Shining a spotlight on celebrities and athletes who love to travel. Created and developed by Stacy Steponate Greenberg.
Start with freshly cut grass, the greenest you’ve ever seen. Add hot dogs and cracker jacks. Then multiply it by 162 games. What do you get? Baseball Season! To help kick off opening week, the Overhead Compartment felt it only appropriate to play the field with one of the most interesting minds in the game. ESPN MLB analyst Doug Glanville spent nine years in the Major Leagues, his travels taking him all over the country, with highlights that included the game-winning hit in Game 3 of the 2003 NLCS for the Chicago Cubs, and a 293-game errorless streak to finish his career. He finished his playing days with exactly 1100 hits, and more recently hit a home run as a best-selling author with “The Game From Where I Stand, An Insider’s Revealing Look at the Hidden World of Major League Baseball.”
The Overhead Compartment with Doug Glanville starts now….
OC: Playing for the Philadelphia Phillies, Chicago Cubs and Texas Rangers, your travels took you all over. What was your favorite city to visit play in? Why?
DG: There is a rule of thumb that a hitter loves a city and a stadium where he hits well in. Shea Stadium, which was not that sexy, was a favorite stop of mine. The ball looked like the Moon when I stepped in the batter’s box, but I digress.
There are so many amazing cities in baseball so it is tough to choose. However, I will have to go “international” to answer your question. Montreal was my favorite city to visit. I was fascinated by the multi-cultural world that blended diversity in a very inclusive way. The languages, the history, it was like stepping into Europe, but with a twist. It was probably the only city in my time in the big leagues, where regularly, I would have 20 or more people at a game from people I met out around the city. I would say they probably represented 20 different countries. I am in my element in these kinds of environments. I was amazed at how many people spoke at least three languages. I wish I could speak five.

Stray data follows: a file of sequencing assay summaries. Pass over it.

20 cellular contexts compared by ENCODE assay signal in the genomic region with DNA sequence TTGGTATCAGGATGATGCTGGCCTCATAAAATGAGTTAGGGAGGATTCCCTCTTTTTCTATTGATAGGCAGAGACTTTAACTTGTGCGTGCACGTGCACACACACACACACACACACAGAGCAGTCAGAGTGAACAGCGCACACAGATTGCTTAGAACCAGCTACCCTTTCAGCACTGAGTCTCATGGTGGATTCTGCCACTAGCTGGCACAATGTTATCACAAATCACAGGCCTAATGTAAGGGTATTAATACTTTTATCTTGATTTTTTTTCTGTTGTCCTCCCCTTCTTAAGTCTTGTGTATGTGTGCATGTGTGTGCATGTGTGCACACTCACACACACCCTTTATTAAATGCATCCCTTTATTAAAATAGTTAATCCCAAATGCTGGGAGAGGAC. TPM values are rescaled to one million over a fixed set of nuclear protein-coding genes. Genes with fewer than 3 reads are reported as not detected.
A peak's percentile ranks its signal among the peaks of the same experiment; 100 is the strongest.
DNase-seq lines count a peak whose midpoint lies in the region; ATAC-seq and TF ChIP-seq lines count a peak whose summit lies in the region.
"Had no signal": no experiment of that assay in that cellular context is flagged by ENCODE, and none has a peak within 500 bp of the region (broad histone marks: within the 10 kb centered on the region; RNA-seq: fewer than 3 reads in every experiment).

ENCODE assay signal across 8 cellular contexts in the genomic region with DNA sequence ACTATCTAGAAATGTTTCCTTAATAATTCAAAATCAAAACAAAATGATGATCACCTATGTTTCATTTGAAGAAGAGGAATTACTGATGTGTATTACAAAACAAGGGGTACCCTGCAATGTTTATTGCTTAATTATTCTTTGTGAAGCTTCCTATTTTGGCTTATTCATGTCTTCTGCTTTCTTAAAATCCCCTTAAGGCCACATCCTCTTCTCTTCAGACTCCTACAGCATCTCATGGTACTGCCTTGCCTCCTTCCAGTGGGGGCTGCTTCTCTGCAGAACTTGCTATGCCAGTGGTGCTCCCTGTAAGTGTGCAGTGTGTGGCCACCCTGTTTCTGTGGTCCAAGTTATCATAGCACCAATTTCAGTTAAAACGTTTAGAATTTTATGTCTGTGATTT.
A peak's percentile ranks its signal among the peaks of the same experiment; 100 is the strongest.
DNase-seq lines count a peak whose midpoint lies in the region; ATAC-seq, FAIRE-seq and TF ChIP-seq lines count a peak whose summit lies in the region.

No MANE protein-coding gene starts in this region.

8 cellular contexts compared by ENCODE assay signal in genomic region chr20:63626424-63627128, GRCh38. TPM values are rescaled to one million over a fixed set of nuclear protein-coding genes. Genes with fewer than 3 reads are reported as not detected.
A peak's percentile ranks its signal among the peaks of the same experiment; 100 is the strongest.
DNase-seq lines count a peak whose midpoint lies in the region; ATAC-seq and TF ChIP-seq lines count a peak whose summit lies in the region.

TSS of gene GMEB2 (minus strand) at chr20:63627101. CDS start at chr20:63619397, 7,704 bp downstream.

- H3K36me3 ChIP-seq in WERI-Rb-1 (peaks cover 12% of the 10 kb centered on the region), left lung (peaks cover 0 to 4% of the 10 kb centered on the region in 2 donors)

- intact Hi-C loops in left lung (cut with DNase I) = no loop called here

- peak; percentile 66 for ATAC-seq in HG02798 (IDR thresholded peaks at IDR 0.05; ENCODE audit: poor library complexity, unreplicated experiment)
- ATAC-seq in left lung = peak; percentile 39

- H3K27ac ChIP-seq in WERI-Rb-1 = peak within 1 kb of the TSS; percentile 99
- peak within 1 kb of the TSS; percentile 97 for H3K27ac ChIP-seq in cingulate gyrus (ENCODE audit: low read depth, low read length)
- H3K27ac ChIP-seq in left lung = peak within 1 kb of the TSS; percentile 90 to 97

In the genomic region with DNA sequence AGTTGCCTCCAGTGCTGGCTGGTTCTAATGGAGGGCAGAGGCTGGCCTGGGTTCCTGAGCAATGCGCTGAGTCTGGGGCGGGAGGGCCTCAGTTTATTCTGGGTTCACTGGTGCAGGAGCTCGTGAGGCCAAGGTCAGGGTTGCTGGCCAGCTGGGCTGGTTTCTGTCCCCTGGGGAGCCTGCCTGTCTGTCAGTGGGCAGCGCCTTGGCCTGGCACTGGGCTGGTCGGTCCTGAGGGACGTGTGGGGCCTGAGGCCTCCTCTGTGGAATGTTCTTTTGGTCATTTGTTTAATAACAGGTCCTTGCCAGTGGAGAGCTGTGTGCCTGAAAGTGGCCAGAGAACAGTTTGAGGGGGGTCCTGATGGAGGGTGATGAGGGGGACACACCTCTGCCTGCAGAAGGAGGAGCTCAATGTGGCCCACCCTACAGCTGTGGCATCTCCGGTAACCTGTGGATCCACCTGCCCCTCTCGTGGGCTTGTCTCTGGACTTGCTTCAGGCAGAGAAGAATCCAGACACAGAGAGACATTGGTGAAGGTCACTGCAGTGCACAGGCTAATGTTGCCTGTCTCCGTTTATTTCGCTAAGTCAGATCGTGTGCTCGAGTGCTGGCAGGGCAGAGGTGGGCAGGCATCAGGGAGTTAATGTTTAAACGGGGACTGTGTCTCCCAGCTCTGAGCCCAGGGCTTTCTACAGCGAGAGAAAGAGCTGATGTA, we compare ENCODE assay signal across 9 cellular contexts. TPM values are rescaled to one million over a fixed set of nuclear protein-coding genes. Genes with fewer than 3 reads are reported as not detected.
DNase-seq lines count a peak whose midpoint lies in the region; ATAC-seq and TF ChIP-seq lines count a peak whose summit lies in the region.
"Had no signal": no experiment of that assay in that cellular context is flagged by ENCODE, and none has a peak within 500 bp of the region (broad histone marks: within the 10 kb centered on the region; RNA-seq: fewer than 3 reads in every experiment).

If I chose a US city, I would say Chicago would be right at the top. My wife and I liked it so much, that once my playing days were over, we moved to Chicago and lived there for five and a half years, before my work at ESPN made the commute difficult to sustain, so we reluctantly left. Chicago has the best of many worlds. The New York big culture and arts. The easy transportation system to get around. The lake, the sports, and the friendliness even with that extended winter. Winter did not stop people in Chicago, they just bundled up and went to town. Resilient but kind. I miss my time there.